Stronger and stronger: Craig native Jasen Kettle pushes past own record weight in bench press event
Jasen Kettle would be hard-pressed to find something he doesn’t like about the weightlifting world.
The Craig native and 2010 Moffat County High School graduate has spent the past several years building his strength and power, narrowing his focus and racking up some impressive numbers.
Jasen recently won the Jack Robinson Lifting Classic in Greeley for the fourth straight year in the bench press event with a lift of 345 pounds, more than twice the body weight of the 27-year-old, whose frame tips the scales at 155.
However, the feat was only one of many he has achieved in recent years, which includes setting a Colorado record — certified by United States Powerlifting Association — in September 2017, when he hit a mark of 342 at his then-body weight of 156 at the Colorado Fall Open.
His state record has since been broken, and since the recent lift was not at an official event, his new best was not technically recognized.
Still, the accomplishment meant a great deal to Jasen, who has been honing his body for most of his adult life, which largely started in the MCHS Bulldog weight room for sports including football, baseball and track.
He also credits his dad, Dale, with getting him on the path, as well as the namesake of the Jack Robinson Classic.
“He was the one who introduced to the idea of doing it as a competition,” he said.
Routine is crucial, between diet and workouts, he said, adding that his tactic is to get “a high number of sets of low reps at heavy weight.”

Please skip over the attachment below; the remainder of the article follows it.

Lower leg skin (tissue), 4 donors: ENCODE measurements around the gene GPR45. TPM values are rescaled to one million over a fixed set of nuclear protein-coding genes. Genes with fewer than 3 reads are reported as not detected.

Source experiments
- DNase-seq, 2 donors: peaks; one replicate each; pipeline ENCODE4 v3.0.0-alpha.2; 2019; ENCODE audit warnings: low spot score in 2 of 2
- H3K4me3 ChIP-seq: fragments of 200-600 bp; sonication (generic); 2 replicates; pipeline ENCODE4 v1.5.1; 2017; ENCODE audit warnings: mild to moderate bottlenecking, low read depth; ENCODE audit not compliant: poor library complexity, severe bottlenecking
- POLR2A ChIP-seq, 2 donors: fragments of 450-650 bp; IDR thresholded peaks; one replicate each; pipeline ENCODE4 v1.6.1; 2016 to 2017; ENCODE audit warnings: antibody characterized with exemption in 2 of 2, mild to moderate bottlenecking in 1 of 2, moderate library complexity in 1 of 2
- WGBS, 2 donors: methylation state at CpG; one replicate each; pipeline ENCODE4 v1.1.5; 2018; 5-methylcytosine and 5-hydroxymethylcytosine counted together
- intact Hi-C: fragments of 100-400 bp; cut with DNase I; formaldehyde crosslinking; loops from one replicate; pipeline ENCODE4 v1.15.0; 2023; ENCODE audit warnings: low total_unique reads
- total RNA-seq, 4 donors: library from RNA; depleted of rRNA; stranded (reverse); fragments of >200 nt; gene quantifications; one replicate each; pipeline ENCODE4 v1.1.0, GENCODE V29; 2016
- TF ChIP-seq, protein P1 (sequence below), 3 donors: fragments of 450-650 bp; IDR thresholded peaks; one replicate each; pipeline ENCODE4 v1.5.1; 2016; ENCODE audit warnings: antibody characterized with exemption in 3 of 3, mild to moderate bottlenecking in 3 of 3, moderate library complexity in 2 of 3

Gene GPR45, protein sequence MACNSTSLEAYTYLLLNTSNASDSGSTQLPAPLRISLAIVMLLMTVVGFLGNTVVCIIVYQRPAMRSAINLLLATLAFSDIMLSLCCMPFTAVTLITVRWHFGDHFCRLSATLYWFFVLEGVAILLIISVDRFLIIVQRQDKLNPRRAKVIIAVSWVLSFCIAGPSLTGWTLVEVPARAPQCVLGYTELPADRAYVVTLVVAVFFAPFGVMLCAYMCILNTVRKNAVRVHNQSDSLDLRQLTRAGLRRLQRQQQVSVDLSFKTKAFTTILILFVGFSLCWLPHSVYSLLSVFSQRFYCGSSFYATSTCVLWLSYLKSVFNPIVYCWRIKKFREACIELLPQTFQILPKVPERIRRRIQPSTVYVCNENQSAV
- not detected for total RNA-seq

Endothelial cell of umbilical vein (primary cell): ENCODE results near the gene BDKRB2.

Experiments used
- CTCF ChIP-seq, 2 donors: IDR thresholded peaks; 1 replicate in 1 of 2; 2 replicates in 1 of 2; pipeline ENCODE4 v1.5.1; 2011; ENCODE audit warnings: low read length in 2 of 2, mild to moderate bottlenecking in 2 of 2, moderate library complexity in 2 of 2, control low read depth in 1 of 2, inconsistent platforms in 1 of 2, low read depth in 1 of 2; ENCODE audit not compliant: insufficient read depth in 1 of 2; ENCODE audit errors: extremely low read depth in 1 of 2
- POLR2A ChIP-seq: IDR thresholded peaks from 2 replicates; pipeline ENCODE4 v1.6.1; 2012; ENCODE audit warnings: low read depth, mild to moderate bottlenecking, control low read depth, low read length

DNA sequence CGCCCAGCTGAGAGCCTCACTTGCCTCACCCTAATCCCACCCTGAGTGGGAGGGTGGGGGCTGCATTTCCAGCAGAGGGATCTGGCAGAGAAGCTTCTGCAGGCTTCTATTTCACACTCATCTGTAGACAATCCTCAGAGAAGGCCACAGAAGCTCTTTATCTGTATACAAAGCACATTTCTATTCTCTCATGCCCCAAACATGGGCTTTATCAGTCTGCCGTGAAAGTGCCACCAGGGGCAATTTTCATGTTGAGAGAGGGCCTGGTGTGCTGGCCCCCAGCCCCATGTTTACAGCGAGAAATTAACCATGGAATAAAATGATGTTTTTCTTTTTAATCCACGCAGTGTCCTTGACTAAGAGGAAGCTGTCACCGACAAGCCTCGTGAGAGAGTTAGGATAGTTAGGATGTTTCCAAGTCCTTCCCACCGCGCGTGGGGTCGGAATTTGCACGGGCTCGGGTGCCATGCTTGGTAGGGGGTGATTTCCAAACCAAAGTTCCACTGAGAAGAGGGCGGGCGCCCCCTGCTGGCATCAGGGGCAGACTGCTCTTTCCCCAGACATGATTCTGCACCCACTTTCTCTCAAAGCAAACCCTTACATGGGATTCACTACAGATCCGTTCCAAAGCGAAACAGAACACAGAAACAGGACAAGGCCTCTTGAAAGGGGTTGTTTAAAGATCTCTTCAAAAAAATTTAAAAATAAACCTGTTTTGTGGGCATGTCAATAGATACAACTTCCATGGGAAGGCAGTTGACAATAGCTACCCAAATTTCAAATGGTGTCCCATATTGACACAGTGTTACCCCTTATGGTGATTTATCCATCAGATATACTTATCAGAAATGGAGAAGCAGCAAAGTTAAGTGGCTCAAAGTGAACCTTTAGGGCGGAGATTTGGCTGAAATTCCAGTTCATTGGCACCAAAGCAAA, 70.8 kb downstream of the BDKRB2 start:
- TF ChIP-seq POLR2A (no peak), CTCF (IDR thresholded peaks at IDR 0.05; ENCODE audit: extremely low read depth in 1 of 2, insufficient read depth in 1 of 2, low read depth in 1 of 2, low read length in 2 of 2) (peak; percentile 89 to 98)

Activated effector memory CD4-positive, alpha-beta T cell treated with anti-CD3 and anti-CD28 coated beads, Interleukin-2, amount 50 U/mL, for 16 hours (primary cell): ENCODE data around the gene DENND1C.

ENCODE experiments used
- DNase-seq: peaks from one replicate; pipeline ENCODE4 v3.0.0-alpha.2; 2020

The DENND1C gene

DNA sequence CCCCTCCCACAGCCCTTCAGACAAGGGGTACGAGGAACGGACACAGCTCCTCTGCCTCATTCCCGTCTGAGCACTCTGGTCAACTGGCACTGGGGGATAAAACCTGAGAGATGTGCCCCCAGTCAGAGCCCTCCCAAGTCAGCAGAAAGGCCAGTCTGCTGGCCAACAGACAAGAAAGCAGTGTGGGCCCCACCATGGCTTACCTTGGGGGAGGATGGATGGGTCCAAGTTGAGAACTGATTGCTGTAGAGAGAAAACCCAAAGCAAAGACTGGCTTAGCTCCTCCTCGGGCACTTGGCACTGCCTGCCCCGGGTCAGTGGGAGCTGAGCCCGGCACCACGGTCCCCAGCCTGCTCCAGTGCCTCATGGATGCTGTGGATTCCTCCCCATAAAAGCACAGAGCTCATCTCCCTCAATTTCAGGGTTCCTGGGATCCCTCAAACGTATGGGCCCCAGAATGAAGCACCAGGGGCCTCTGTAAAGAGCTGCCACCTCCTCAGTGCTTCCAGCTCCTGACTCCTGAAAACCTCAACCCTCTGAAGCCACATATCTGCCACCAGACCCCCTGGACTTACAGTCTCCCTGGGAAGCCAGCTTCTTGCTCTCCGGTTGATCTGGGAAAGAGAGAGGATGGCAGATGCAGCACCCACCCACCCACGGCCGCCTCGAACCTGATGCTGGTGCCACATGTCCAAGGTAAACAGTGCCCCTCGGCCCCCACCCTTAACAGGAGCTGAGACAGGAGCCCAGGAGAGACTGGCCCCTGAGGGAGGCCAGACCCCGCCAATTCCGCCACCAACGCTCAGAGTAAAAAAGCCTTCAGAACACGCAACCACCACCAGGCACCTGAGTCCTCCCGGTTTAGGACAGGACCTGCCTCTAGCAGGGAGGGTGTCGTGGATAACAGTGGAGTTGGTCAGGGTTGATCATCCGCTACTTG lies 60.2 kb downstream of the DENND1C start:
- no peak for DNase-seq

“You’ve gotta be really self-motivated, get to the gym whenever you can, stick to a regimen,” he said. “Keep going at it.”
Though he has a good crew of supporters in the gym, he does a lot of his training solo.
Outside of his physical pursuits, Jasen studied earth science and geology at University of Northern Colorado and works for West Greeley Conservation District, which works with rural landowners and city dwellers in the area and educates on soil health, erosion, and land preservation, among other agricultural topics.
“Not really a lot of heavy lifting in that job,” he laughed.
Though he’s less interested in full-fledged bodybuilding, Kettle is also hoping to build his capabilities beyond the bench, such as deadlift and squats.
“I haven’t done those yet, mostly because when I’m working on bench I’m not really 100 percent focused on the other stuff,” he said. “I really want to get my squats up before I’d compete in that.”
Jasen added he thanks his wife, Kaylee, and his parents, siblings and friends for the support they provide regularly on the path to getting increasingly stronger.
And, he’ll continue to be on the lookout for Front Range events to keep pushing to new bests.
“As long as they’re having competitions in the area, I’ll be looking for them,” he said.
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